Goal of This Study

    Acne vulgaris is prevalent. It is observed in 80%-90% of adolescents and young adults, and it has high social interest because of its cosmetic sequelae and psychosocial problems. The purpose of this study was to clarify the features of patients’ interest in and evaluate the quality of information about acne vulgaris on the internet. Therefore, we aimed to investigate public interest in acne vulgaris by assessing the search volume of acne vulgaris–related keywords through the major search sites (Naver, Google) that are widely used in South Korea. In addition, we analyzed who answered questions about acne vulgaris on the internet and evaluated the answers posted on internet sites to investigate the accuracy of the information on the internet for public health.


    Methods

    Study Design

    We used the search portal sites Naver and Google, which are among the most commonly used search sites in South Korea.

    First, we compared the interest in acne vulgaris and other dermatological diseases by using Google Trends, a website that analyzes the popularity of top search queries in Google Search across various regions and languages. Google Trends provides a search volume index (0 to 100), which is the search volume relative to the total number of searches performed on Google. We compared the public interest in acne vulgaris to that of other dermatological disorders, such as atopic dermatitis or urticaria, as well as the yearly and seasonal trends in interest, using regression analysis of 15 years’ worth of Google Trends data. From the regression analysis of Google Trends 90-day data, we looked at whether there is a difference between interest on weekends and on weekdays. To determine whether there is a correlation between Google Trends geographic data and personal income, private consumption, or composition of the population, we performed correlation analyses. Keywords used for the search were “acne vulgaris,” “urticaria” (urticae or urtica were not included), and “atopic dermatitis” (atopic eczema was also included) in Korean.

    Next, we compared search volumes using keywords for “acne vulgaris, treatment,” “acne vulgaris, laser,” “acne vulgaris, cause,” “acne vulgaris, diet,” and “acne vulgaris, cosmetics” in Korean in Google and Naver KnowledgeiN. We also sorted 500 answers by responders (dermatologist, general practitioner or specialist medical doctor, Korean medicine doctor, or general public) in Naver KnowledgeiN.

    Statistical Analysis

    We used linear regression analysis to observe yearly trends and seasonal trends; correlation analysis to determine correlations between Google Trends geographic data and personal income, private consumption, or composition of population; and text mining to express the search volume of acne vulgaris–related keywords. The statistics program R 3.6.2 was used to analyze data, and P<.05 was considered statistically significant.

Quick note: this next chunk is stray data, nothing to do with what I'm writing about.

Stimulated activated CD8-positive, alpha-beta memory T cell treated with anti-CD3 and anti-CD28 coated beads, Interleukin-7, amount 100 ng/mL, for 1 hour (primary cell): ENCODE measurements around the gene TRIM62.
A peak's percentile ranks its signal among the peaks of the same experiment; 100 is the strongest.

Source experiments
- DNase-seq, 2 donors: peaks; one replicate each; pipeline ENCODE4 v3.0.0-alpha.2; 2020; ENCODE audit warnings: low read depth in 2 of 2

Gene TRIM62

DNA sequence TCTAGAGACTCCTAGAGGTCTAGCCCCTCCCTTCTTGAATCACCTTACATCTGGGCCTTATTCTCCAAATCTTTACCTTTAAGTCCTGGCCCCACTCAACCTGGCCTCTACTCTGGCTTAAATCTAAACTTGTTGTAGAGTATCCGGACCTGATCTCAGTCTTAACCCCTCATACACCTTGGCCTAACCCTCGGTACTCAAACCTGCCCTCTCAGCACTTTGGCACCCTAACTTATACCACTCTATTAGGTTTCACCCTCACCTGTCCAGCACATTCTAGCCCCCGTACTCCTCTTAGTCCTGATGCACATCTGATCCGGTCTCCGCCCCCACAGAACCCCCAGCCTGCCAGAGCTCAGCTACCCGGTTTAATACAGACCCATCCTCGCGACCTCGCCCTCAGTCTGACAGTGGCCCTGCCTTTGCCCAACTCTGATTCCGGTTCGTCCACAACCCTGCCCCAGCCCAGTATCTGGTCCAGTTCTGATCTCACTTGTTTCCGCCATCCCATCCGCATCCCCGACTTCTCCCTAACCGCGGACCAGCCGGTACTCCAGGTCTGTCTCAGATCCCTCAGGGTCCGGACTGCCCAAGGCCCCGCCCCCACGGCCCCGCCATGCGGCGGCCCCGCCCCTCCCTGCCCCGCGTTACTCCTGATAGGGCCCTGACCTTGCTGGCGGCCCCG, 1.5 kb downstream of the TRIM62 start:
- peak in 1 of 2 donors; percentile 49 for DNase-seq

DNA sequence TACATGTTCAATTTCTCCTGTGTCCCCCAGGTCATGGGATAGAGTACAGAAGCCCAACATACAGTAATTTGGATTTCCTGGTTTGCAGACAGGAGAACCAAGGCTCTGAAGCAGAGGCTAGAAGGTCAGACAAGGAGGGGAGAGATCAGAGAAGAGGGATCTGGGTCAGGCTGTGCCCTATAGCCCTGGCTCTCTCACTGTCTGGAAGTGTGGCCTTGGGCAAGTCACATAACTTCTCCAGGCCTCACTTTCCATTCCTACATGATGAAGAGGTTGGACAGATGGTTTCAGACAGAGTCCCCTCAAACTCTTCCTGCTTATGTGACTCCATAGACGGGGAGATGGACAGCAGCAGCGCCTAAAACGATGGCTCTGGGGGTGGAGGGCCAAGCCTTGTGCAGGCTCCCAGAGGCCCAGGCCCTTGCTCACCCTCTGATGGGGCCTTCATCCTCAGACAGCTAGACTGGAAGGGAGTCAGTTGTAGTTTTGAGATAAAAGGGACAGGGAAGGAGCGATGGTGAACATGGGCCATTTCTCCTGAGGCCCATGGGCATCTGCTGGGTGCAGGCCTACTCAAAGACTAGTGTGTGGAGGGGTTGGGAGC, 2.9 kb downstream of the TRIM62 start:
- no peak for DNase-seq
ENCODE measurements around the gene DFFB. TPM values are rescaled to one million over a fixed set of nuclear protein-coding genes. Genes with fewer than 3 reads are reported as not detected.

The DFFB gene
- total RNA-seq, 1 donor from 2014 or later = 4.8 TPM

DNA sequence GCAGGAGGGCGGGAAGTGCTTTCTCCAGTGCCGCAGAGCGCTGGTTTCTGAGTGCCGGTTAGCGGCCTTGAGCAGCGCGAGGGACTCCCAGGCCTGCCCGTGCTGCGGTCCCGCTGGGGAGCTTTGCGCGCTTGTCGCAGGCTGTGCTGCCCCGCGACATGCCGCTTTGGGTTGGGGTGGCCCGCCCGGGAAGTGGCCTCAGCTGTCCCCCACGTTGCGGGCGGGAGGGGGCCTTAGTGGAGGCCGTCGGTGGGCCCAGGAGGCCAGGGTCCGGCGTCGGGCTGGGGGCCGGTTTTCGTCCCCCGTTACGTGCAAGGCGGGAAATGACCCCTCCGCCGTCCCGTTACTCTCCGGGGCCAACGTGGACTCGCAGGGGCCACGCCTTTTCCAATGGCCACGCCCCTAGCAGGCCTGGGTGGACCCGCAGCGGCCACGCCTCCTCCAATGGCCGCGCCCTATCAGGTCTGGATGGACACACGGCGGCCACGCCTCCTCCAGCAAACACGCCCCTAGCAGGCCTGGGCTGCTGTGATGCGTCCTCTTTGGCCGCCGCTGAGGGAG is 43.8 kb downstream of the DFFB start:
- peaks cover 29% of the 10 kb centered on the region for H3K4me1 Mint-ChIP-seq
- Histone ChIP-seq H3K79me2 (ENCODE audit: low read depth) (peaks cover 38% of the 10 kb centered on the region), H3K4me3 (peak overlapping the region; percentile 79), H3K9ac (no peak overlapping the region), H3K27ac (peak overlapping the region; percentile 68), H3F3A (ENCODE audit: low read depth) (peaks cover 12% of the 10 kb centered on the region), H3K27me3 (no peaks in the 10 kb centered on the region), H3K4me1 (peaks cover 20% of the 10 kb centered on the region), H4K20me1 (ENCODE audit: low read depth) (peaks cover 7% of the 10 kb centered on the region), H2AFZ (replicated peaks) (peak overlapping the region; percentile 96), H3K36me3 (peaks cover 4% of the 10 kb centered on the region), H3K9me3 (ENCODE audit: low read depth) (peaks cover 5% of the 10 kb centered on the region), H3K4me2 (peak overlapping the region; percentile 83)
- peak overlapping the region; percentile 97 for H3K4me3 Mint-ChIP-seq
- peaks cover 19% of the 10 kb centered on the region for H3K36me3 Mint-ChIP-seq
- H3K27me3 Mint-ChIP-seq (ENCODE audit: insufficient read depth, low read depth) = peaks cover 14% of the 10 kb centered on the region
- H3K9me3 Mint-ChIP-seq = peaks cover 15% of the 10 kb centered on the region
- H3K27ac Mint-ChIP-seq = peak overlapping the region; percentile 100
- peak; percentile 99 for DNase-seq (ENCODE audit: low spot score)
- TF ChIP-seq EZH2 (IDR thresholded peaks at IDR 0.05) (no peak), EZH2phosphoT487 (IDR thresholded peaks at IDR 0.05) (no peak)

Results

    Acne Vulgaris is One of the Most Popular Dermatological Diseases on the Internet

    The regression analysis of Google Trends data for 15 years demonstrated that patients’ interest in acne vulgaris was higher than the interest in atopic dermatitis (β=–20.33, 95% CI –22.27 to –18.39, P<.001) and urticaria (β=–27.09, 95% CI –29.03 to –25.15, P<.001). Public interest in acne vulgaris has increased yearly (β=2.38, 95% CI 2.05 to 2.71, P<.001) and was higher in summer than in spring (β=–5.04, 95% CI –9.21 to –0.88, P=.018). But there was no significant difference between other seasons. For the temporal trends between weekends and weekdays, the interest in acne vulgaris on weekends was higher than on weekdays (β=–6.68, 95% CI –13.18 to –0.18, P=.044; Figure 1).

    Figure 1. Temporal trends in searches for acne: (A) Google Trends time data (15 years). The search volume index (0 to 100) represents the search volumes relative to the total number of Google searches. (B) Google Trends time data (90 days). The horizontal bars indicate weekends.
    View this figure

    Seoul Has the Greatest Interest in Acne Vulgaris on the Internet Among Cities and Provinces

    We also determined interest in acne vulgaris among cities and provinces through Google Trends geographic data. Seoul had the highest interest in acne vulgaris among cities and provinces, followed by Incheon and Daegu. Jeollabuk-do and Chungcheongbuk-do had the lowest interest. There was no significant correlation between search volumes and personal income (correlation coefficient=0.30, P=.27) or between search volumes and private consumption (correlation coefficient=0.37, P=.16; Table 1; Figure 2). There was also no significant correlation between search volume and age (Table 2).

    Table 1. Acne vulgaris search volume and personal income in cities and provinces.
    View this table
    Figure 2. Regional trends in internet searches for acne.
    View this figure
    Table 2. Acne vulgaris search volume and population composition in cities and provinces.
    View this table

    Most Frequently Searched Relevant Keywords Were Cosmetics, Food, Laser, and Hormone

    We searched Naver KnowledgeiN and Google for topics combined with “acne vulgaris” in 5 areas: treatment, cause, cosmetics, laser, and food (Table 3).